• How should I go about learning that?

08 – 3 Tenets

  • Slide 15 from this presentation by Catherine Cronin, describes the approach I have been developing within and beyond my classroom over the last three years.
  • As I constructed and iterated on the course I have sought to ensure that openness, networks, and voice/choice are at it’s heart.

09 – #crit101 Blog

  • The blog is a hub, hosting the course content as well as syndicating the work produced by participants.
  • Syndication is made possible by using the FeedWordpress plugin.

10 – Critical Skills

  • The skills were drawn from research that I completed in a previous M.Ed. module on Independent learning.
  • Both hard and soft skills have been selected and are given equal footing.

11 – Tools

12 – Changing Roles

  • Empowering learners to take ownership of their own learning; to develop the skills and characteristics of a life-long learner.
  • Placing emphasis on creative thinking, sharing, collaboration, creation and reflection.

13 – Open Badges

  • A badge in its own right is visual representation of an achievement. Open Badges are a digital version of this.
  • They are a useful way of accrediting and acknowledging learning beyond the curriculum and seemed like a good fit for the course that I was offering.
  • I implemented them based on the Mozilla Open Badges Infrastructure (OBI)
  • I worked through a lot of this process, both pedagogically and technically with Doug Belshaw who is ‘Badges and Skills Lead’ at Mozilla Open Badges team.

14 – #crit101 Badges

  • There is a badge to be earned for each skill within the course.
  • Earning the badges is built on an incremental approach. The criteria is available on the blog and is baked into the badges.
  • The badges were designed by Josh Gray – an A2 Media Studies student and one of the first participant in the #crit101 course.

15 – WPBadger

  • To issue/award the badges I am using a WordPress plugin developed by Dave Lester.

16 – Feedback 1

  • After the first version of #crit101 I sought feedback. The review of the badges garnered mixed reviews
  • Part of the problem came with the issuing and claiming the badges… WPBadger is experimental and there are some bugs.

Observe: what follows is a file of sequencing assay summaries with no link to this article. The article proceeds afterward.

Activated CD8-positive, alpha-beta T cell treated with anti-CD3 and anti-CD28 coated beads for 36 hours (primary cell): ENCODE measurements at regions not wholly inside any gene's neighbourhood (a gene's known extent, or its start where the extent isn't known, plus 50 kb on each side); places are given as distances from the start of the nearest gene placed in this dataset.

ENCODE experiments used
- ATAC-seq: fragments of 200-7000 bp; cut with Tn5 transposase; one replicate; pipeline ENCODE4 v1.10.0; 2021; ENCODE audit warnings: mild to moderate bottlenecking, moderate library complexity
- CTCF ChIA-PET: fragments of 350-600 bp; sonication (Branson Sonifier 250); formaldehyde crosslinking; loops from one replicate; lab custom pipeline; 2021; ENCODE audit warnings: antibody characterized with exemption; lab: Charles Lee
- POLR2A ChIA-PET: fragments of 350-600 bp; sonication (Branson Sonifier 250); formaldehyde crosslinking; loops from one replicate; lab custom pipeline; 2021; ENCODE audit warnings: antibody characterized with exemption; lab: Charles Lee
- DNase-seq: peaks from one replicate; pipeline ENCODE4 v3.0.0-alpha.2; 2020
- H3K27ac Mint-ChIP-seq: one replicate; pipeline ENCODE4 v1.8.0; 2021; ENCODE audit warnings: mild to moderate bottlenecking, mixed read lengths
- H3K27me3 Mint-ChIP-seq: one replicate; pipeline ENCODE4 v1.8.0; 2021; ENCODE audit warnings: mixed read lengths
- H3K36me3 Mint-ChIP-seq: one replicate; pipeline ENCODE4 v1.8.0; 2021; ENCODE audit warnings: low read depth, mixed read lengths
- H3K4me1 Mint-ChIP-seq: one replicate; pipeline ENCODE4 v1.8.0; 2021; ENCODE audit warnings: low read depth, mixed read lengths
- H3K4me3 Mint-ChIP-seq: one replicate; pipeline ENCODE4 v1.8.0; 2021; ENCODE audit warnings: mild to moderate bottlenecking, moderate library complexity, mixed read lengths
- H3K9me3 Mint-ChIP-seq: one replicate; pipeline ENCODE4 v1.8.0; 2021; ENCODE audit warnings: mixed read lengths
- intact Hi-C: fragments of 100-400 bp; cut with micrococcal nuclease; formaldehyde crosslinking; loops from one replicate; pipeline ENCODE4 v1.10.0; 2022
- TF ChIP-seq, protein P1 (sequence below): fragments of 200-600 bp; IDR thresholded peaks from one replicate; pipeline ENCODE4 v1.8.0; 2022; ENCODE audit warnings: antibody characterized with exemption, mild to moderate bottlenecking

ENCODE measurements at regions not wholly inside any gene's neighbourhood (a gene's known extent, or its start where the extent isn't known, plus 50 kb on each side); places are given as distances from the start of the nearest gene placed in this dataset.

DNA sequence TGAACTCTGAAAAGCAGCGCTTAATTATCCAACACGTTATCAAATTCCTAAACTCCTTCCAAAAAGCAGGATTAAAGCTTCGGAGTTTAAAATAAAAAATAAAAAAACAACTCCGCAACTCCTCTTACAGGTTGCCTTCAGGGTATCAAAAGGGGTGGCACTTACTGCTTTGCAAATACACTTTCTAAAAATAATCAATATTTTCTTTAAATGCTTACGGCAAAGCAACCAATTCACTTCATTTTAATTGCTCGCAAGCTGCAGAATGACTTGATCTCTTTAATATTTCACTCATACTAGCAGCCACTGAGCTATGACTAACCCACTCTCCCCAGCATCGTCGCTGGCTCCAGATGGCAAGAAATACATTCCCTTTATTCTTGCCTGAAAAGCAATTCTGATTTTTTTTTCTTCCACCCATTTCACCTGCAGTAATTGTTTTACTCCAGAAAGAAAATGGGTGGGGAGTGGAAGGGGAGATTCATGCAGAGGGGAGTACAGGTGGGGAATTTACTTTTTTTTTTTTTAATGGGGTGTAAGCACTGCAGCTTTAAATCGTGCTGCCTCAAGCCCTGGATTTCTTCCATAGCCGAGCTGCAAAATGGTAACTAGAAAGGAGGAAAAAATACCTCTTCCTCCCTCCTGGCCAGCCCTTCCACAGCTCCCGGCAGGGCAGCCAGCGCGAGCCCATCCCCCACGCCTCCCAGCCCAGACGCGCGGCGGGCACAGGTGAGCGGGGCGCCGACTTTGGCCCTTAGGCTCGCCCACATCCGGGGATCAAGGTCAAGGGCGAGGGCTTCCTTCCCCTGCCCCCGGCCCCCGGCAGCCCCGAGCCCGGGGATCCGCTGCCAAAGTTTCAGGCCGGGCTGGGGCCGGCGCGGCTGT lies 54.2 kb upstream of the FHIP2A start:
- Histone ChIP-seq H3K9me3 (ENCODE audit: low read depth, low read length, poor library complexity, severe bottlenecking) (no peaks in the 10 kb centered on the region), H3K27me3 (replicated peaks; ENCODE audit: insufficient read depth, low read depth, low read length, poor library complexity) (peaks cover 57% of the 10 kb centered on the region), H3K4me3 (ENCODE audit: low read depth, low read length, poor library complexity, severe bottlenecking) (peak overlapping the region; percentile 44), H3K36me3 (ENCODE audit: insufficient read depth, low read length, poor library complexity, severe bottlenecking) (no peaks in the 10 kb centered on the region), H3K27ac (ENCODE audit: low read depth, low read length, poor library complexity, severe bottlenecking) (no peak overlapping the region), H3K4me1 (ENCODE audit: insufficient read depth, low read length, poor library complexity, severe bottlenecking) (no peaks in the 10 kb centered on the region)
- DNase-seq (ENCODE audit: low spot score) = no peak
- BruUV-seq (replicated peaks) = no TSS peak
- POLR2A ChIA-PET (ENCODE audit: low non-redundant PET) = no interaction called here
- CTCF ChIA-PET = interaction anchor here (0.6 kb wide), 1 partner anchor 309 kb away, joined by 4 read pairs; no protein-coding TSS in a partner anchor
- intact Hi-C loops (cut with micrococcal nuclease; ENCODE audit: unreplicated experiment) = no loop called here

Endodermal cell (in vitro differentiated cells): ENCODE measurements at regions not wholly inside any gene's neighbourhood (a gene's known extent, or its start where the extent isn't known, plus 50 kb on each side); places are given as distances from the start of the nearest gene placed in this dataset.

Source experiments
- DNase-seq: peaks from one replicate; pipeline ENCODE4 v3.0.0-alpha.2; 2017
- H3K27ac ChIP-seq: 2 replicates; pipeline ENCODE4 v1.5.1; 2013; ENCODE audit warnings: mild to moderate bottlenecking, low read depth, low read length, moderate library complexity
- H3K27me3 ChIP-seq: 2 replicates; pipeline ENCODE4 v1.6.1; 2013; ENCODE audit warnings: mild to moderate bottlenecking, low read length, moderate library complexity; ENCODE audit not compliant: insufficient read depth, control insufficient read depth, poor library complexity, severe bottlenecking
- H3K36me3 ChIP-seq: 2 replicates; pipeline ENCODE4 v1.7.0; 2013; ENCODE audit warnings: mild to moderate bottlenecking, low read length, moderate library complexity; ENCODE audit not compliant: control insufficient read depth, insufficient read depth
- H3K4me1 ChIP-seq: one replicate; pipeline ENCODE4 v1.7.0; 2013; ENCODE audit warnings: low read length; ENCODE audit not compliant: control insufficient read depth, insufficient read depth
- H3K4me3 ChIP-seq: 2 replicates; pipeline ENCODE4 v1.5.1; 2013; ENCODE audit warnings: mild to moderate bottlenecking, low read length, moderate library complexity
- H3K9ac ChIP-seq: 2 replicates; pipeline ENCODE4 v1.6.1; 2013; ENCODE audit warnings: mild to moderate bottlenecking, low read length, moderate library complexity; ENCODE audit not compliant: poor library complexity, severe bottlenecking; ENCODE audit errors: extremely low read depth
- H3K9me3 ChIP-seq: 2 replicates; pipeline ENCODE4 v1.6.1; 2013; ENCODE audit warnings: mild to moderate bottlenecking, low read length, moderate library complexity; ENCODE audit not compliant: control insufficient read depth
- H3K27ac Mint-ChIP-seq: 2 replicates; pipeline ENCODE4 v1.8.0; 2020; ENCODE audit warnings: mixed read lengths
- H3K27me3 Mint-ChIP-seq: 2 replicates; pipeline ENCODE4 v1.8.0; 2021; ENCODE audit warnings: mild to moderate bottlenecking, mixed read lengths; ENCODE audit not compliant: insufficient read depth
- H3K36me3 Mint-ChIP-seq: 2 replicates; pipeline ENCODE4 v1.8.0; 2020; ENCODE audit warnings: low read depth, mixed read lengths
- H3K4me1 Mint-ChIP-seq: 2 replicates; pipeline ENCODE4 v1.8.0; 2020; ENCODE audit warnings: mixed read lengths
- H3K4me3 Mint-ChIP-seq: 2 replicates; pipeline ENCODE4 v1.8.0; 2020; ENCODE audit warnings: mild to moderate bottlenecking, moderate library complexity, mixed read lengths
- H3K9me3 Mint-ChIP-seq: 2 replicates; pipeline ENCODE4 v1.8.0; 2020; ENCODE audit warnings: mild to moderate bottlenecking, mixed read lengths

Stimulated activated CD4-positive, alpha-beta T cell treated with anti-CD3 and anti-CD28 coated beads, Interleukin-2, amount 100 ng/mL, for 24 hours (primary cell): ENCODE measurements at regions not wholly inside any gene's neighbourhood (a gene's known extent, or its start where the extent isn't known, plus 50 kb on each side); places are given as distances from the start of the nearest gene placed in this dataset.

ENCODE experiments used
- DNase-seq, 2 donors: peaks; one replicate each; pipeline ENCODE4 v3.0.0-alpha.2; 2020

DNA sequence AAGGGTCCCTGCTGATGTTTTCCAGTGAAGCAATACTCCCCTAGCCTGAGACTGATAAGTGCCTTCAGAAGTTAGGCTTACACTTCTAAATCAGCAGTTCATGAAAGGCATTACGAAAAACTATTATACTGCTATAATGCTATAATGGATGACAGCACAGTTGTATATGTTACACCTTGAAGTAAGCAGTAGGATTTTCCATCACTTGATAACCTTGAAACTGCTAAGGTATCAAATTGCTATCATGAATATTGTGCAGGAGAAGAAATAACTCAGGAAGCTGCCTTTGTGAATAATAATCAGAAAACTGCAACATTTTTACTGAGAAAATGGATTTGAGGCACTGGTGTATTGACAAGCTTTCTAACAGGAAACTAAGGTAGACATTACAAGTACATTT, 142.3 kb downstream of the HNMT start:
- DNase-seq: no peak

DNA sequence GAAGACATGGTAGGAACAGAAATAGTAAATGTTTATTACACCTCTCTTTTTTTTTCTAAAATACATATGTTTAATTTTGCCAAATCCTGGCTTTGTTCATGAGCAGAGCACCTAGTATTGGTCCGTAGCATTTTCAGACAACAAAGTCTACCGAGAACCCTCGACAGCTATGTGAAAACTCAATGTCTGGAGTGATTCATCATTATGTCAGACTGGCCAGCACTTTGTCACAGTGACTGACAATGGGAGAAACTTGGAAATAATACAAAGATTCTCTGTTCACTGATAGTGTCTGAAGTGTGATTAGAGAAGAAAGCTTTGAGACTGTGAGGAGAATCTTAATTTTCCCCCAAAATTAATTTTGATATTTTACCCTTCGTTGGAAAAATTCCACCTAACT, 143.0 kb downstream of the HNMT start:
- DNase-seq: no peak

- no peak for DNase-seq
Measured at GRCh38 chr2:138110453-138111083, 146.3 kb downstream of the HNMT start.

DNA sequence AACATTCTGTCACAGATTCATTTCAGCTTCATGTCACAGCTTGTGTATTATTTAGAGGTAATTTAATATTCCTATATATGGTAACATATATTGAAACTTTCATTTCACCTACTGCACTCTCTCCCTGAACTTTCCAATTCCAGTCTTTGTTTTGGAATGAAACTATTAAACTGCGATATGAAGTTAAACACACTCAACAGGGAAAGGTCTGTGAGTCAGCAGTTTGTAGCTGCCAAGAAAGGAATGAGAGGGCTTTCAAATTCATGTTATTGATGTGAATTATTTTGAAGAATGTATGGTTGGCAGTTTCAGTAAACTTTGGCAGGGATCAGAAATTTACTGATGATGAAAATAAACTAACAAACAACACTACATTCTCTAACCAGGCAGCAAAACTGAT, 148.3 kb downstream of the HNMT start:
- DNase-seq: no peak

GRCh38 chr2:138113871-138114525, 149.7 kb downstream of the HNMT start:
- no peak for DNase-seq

17 – Feedback 2

  • A number of the participants said that the badges were not an incentive for them in the first place; they took the course as they wanted to develop new skills and/or improve their ability to learn independently.
  • Others said they found the idea intriguing but struggled to see the actual value of them.
  • The feedback left me with a number of questions…

18 – Open Badges – Questions?

  • Do badges work as a motivator? (Intrinsic motivation Vs. extrinsic motivation)
  • Accreditation seems to be very important. What form should it take? From where should it come?
  • Without accreditation do badges have value?
  • Should learners need to be involved in the badge design process?
  • Who decides on the criteria?
  • Who should award the badges? How would peer-assessment work?
  • How can we ensure that they are useful beyond the course/later in life?

19 – The Five Ws

  • Deciding to use badges needs to be well thought through.
    • Are they right for your course, learners, institution…?
  • Consider the Five Ws:
    • Who, what, where, when, why, (and how)?
  • Investigate use cases:

20 – Chicken or Egg?

  • The most important thing to remember is that there is no one right way with Open Badges…
  • At this stage, like the ‘chicken and the egg’, it is not so much the answer as the question that is important.